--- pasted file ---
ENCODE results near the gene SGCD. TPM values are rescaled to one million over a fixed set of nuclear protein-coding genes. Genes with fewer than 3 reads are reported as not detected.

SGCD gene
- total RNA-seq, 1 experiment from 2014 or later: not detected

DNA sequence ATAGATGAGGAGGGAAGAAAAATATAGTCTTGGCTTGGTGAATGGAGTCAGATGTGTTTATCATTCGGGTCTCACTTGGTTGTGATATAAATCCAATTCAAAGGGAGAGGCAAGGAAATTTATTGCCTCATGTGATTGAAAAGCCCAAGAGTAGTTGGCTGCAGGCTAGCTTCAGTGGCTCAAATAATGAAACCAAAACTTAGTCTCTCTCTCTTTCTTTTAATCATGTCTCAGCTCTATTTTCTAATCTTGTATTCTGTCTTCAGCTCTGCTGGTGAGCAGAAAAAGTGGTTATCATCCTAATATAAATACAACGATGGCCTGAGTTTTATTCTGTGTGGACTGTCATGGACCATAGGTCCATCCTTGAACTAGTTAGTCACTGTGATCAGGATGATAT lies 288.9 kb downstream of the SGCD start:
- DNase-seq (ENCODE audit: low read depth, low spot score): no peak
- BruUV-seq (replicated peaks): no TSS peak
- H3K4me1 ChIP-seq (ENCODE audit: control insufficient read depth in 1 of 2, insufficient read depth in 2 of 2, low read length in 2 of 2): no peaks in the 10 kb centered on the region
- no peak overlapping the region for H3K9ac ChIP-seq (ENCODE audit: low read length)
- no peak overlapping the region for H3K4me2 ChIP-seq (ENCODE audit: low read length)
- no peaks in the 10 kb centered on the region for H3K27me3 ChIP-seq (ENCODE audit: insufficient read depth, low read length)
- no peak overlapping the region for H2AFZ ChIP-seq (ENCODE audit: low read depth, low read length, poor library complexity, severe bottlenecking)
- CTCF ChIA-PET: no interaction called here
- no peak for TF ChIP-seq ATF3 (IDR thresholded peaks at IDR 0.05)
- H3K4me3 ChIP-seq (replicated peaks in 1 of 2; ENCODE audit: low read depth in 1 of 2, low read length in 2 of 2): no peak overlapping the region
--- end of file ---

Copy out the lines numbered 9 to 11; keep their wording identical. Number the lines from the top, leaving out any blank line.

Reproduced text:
- no peak overlapping the region for H3K4me2 ChIP-seq (ENCODE audit: low read length)
- no peaks in the 10 kb centered on the region for H3K27me3 ChIP-seq (ENCODE audit: insufficient read depth, low read length)
- no peak overlapping the region for H2AFZ ChIP-seq (ENCODE audit: low read depth, low read length, poor library complexity, severe bottlenecking)